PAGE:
First, Public Service Electric only services a small portion of the East Mountains; the vast majority of homes are served by Central New Mexico Cooperative, which means owned by the people who are members of the cooperative.
Guess who pays if a fee is charged whenever they need to use a right-of-way easement if a Utility Franchise Fee Bill is passed? Speaking of easements, they belong to the property owner and are granted to the county just for such purposes as putting in utilities and other infrastructure. We would, in effect, pay a fee to let a utility use land that we granted to the county, who would then charge a fee that we, the homeowners would eventually pay.
The vast majority of easements in the East Mountains are dirt. We don’t have paved sidewalks and returning an easement to its original state after digging a trench to put in a utility is relatively easy. Not long ago, Qwest, now Century Link, dug along the easement from NM 14 in Sandia Park to NM 344 in Edgewood to put in a fiber optic line. They used a special piece of equipment that drilled down and then under roads and paved driveways, so as to not disturb them. This line went on for miles and when they were done they returned the easement to its original condition. It is a bike and horse path, and you wouldn’t even know that they put in the line.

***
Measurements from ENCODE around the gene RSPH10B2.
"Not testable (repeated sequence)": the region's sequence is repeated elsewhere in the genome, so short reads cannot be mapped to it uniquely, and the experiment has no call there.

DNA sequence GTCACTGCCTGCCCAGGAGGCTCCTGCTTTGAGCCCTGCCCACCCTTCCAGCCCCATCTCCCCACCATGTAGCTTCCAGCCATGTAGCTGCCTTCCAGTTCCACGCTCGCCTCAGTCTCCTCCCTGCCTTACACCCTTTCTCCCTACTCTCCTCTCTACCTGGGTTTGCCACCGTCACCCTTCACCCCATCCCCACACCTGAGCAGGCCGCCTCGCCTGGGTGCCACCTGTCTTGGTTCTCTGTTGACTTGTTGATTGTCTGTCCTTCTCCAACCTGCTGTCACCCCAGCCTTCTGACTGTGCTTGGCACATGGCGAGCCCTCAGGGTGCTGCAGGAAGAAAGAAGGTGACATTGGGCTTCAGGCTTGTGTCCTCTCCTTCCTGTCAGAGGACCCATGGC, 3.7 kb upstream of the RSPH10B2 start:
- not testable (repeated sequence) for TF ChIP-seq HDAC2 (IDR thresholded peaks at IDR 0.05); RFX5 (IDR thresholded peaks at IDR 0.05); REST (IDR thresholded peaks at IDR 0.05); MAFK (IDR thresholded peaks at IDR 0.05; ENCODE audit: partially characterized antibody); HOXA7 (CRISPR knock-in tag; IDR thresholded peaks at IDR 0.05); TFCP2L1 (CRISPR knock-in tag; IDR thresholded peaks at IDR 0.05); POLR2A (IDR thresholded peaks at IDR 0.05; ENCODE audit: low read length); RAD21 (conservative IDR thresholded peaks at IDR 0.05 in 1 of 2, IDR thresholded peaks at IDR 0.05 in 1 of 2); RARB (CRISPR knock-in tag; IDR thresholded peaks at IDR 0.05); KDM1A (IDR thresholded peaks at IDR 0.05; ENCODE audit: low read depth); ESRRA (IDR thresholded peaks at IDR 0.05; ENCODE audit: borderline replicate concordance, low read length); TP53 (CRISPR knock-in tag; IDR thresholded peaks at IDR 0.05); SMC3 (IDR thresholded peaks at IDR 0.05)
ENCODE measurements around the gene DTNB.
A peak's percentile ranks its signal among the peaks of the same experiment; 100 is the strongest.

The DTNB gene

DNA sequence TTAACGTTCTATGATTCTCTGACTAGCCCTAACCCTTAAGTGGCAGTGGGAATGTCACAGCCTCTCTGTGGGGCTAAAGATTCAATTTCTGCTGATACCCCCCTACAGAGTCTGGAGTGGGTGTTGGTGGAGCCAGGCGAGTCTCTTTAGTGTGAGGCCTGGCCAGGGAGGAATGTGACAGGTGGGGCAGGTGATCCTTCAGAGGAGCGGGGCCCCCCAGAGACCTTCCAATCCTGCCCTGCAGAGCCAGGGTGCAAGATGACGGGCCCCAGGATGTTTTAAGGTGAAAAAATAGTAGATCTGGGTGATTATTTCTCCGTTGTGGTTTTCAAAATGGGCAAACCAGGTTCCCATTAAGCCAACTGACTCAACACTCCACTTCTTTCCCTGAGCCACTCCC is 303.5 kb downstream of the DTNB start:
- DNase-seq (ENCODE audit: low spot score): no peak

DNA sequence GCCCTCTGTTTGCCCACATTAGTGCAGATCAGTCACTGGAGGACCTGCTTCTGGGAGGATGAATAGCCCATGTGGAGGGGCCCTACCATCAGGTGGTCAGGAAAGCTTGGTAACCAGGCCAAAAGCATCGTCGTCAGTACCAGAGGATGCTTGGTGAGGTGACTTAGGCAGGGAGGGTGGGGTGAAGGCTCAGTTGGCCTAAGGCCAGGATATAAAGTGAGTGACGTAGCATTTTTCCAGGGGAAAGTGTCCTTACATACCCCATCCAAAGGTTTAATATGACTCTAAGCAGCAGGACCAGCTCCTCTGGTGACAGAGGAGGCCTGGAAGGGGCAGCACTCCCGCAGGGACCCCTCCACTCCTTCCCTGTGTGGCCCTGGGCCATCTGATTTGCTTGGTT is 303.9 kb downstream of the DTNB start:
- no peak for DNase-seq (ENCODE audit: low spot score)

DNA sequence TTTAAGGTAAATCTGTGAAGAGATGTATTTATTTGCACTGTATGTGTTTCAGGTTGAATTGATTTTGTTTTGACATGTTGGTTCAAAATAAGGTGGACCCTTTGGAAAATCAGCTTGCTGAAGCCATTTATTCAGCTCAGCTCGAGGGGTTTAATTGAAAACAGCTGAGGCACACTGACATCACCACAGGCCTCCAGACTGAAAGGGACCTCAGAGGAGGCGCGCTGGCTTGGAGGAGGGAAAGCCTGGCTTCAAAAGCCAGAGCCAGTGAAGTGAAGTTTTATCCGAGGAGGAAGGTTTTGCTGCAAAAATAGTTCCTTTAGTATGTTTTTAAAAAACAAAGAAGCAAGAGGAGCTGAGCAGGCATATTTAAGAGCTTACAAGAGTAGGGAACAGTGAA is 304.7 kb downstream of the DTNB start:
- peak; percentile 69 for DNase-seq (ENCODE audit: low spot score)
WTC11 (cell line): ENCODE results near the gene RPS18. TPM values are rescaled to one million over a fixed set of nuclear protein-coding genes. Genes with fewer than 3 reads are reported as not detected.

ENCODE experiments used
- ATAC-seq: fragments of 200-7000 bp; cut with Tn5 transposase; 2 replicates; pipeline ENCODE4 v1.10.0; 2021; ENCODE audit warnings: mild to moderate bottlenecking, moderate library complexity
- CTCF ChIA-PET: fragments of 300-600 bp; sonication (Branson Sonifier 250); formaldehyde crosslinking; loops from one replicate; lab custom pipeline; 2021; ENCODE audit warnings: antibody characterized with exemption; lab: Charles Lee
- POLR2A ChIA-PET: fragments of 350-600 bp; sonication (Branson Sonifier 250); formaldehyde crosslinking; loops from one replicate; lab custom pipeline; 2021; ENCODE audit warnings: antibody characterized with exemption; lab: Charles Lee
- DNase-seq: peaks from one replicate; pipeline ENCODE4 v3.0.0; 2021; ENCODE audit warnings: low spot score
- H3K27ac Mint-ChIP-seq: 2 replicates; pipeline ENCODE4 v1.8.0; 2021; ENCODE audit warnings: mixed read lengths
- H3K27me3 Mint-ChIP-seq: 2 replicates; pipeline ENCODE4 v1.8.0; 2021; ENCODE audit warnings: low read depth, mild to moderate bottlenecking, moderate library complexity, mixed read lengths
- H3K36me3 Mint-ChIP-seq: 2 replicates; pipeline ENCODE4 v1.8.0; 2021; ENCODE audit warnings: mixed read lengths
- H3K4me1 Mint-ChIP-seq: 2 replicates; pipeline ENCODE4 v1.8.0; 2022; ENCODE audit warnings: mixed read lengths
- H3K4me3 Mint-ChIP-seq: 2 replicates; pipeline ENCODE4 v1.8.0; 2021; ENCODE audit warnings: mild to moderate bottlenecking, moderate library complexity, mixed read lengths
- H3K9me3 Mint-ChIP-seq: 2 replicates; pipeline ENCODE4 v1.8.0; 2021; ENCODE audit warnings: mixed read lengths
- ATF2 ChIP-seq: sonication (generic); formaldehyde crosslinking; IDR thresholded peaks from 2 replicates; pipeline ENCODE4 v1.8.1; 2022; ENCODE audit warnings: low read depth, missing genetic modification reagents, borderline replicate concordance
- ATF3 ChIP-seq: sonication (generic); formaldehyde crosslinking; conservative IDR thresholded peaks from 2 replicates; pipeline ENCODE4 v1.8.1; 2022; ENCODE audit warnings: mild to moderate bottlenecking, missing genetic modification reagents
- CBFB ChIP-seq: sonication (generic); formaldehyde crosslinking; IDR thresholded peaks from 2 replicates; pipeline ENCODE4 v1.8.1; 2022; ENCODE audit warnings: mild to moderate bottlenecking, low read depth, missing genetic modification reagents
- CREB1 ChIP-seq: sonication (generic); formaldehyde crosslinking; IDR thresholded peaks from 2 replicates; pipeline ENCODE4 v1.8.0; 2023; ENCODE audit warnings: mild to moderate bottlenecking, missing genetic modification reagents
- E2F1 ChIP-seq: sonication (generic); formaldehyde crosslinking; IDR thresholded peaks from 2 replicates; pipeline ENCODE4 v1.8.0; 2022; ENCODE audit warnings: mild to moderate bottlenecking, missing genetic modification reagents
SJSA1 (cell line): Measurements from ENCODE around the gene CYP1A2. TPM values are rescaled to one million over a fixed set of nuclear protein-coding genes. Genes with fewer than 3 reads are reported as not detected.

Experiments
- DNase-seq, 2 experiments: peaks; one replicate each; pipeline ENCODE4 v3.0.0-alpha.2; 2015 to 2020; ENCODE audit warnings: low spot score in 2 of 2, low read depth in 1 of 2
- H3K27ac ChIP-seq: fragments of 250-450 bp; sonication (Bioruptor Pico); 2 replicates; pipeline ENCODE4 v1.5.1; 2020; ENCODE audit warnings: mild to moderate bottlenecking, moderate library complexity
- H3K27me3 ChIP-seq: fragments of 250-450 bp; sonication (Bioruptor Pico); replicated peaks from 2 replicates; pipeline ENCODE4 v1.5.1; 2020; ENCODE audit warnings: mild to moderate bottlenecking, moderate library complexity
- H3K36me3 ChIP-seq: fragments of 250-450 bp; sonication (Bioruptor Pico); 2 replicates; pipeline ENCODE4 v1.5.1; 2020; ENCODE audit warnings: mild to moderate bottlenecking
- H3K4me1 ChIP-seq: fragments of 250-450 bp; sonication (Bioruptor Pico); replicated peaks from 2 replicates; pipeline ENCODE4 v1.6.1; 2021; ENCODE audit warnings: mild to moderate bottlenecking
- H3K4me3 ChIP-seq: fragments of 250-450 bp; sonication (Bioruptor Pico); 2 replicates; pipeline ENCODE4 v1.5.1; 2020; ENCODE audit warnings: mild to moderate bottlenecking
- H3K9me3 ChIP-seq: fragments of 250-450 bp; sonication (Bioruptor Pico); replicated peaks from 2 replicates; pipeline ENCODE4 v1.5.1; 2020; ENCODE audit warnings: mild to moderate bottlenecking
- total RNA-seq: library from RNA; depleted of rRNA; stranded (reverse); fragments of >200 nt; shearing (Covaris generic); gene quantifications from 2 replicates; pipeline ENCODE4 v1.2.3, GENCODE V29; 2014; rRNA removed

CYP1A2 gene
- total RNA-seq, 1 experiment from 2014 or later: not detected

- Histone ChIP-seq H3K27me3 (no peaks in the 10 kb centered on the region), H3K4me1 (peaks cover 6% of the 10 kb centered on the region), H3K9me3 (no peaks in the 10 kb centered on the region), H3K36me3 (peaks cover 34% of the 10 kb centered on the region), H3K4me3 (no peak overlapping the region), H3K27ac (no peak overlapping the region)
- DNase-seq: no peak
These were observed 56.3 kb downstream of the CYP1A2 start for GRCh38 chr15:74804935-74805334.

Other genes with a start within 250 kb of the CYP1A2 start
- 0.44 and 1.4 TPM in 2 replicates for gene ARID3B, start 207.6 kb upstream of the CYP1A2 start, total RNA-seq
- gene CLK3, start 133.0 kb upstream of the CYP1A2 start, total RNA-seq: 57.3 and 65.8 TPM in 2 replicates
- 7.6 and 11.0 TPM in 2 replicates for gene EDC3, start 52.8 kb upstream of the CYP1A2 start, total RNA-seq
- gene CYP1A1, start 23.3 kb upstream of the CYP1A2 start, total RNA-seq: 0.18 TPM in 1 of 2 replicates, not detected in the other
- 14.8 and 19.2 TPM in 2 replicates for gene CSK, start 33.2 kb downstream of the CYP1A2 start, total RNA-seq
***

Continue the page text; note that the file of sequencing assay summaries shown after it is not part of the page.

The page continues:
O’Malley also said the citizens of Albuquerque are subsidizing the road repairs in the East Mountains. She should compare the property tax bill of someone in Albuquerque to someone in the East Mountains; if anything, we are paying taxes that benefit Albuquerque more than the East Mountains.
I wonder what the ratio of East Mountain residents versus Albuquerque residents that get free services at University of New Mexico Hospital is, yet we pay the same tax on our property taxes.
I could go on, but O’Malley should not, as my dad used to say, “compare apples to oranges.” The East Mountains are entirely different from the city of Albuquerque. While we give up a piece of our property for an easement, she wants to add insult to injury by, in effect, adding a back-door tax to the unincorporated area by charging a Utility Franchise Fee that we will eventually, through higher utility costs, wind up paying for what in effect is our own land to start with.